Shire says $1.2B U.S. plant ready for commercial production

Shire is asking for FDA approval to begin production this year of its Gammagard Liquid, a primary humoral immunodeficiency replacement therapy.

Shire has been selling off some of the plants it picked up in its $32 billion buyout of Baxalta in 2016, but not all of them. Shire hopes to start commercial production this year at a $1.2 billion plasma plant in Georgia that it got in that deal.

The Dublin, Ireland-based company recently said that it has filed its first submission to the FDA for the plant in Covington, Georgia. It is seeking the transfer of production of Gammagard Liquid, a replacement therapy for primary humoral immunodeficiency. When fully operational, the facility will add about 30% to its manufacturing capacity.

RELATED: With Baxalta in hand, Shire's not looking to buy. But sell? Maybe

On-Demand Webinar

Leveraging A Medical Record-Enriched Patient Dataset for COVID-19 Research

You are invited to join a webinar that will explore the ways researchers can leverage this enriched dataset for important COVID-19 research. Sign up today for this informative webinar to learn how you can leverage one of the only medical record reviews solely using real-world data from hospitalized COVID-19 patients.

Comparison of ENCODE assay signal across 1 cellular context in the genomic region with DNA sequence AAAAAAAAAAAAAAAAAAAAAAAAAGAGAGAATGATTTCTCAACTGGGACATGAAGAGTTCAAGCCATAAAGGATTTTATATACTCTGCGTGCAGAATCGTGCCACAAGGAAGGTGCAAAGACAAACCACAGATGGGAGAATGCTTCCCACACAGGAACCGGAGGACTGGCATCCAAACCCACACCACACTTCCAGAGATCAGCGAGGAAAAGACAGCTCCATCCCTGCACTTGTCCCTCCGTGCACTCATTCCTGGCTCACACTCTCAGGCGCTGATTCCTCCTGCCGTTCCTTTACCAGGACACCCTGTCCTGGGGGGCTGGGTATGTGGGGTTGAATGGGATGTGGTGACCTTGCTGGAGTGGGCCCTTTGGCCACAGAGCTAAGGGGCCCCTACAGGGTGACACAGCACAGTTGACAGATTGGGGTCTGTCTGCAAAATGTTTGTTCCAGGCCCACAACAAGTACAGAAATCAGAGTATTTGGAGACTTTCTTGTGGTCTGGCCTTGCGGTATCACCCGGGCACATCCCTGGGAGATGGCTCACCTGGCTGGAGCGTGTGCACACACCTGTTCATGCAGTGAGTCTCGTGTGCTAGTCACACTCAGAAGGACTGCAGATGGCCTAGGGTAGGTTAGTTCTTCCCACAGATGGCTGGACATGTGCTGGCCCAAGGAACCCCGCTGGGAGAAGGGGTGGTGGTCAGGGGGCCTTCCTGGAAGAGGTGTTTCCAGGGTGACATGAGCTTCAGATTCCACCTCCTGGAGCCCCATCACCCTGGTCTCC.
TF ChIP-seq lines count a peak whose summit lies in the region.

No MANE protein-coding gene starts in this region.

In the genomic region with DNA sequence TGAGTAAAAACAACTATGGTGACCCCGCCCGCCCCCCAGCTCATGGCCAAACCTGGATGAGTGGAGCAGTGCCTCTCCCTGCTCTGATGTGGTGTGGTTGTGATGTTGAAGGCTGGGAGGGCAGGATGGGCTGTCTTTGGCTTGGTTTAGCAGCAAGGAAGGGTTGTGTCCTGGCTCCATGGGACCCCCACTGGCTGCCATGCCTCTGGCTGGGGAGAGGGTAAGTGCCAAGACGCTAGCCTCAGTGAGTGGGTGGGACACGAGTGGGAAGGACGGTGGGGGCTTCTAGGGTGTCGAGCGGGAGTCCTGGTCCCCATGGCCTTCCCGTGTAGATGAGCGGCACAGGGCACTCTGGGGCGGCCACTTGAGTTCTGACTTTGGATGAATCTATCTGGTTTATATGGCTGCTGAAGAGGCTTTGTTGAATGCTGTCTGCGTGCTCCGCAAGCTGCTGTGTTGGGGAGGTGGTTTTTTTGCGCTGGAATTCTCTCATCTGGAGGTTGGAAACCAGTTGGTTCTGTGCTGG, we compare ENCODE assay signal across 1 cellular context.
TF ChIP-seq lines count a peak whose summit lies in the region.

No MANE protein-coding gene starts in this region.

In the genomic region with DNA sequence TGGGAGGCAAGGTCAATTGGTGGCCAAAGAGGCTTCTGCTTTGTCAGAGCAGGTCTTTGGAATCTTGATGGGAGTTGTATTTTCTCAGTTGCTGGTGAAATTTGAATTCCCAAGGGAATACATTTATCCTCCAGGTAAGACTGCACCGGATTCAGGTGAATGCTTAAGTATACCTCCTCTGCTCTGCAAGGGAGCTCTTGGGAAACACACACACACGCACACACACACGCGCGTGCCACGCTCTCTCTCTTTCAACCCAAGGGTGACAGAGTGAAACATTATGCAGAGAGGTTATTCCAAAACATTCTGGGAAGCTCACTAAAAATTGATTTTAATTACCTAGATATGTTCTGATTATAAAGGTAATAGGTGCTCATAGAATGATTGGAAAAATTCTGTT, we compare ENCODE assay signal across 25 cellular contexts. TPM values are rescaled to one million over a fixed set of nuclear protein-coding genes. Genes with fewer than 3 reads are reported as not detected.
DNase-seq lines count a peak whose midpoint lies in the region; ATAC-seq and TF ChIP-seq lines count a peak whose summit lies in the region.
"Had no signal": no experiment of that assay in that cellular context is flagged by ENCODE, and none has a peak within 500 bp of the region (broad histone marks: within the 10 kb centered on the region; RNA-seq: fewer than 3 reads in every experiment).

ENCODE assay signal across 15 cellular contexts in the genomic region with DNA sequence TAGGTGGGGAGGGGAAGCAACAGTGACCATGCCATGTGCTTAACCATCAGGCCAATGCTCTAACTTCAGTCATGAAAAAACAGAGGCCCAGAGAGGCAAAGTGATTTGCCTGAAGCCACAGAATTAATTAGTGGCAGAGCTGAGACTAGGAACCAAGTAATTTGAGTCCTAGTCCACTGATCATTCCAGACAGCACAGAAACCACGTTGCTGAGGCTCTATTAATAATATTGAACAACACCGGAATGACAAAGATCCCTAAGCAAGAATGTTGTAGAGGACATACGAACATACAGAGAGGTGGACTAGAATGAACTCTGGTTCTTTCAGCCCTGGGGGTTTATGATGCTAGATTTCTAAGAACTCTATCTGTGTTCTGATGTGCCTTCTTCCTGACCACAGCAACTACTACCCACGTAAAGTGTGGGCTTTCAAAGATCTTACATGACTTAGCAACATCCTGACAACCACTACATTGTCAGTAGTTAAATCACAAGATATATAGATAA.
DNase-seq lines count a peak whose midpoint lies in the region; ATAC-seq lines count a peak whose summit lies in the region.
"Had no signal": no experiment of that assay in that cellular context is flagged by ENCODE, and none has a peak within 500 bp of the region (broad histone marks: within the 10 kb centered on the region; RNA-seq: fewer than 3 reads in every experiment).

The 1-million-square-foot facility was announced in 2012 when Baxalta was still the drug unit of Baxter. Baxter spun the drug unit off into Baxalta in 2014, and Shire bought it in 2016 in a move to broaden its offerings.

When Baxter announced the facility in 2012, it said it expected to eventually have 1,500 employees working there. Shire said there are currently 900 employees and it intends to hire more this year.

Shire ended up with 17 manufacturing sites following the Baxalta deal and its $5.9 billion buyout of Massachusetts-based rare-disease competitor Dyax Corp. After a review it began shedding unneeded facilities while still building some new plants, including a biologics facility in Ireland. 

RELATED: Shire unloads plant to Merck as it goes on a manufacturing diet after buyout splurge

In August, it sold a former Baxter vaccine plant in Austria to Merck & Co., which is renovating the 340,000-square-foot facility to have it ready for production in 2022. Shire also closed a plasma plant in Los Angeles, California.

Suggested Articles

Life sciences companies have pivoted quickly during COVID-19 - Syneos Health® is supporting more than 80 active COVID-19 projects, including vaccines.

New York's Covaxx has signed on with three South American nations to provide 140 million doses of its early-stage COVID-19 vaccine.

To get the COVID-19 vaccine out quickly, Pfizer has been running rehearsals at distribution sites, creating "growing confidence," U.S. officials said.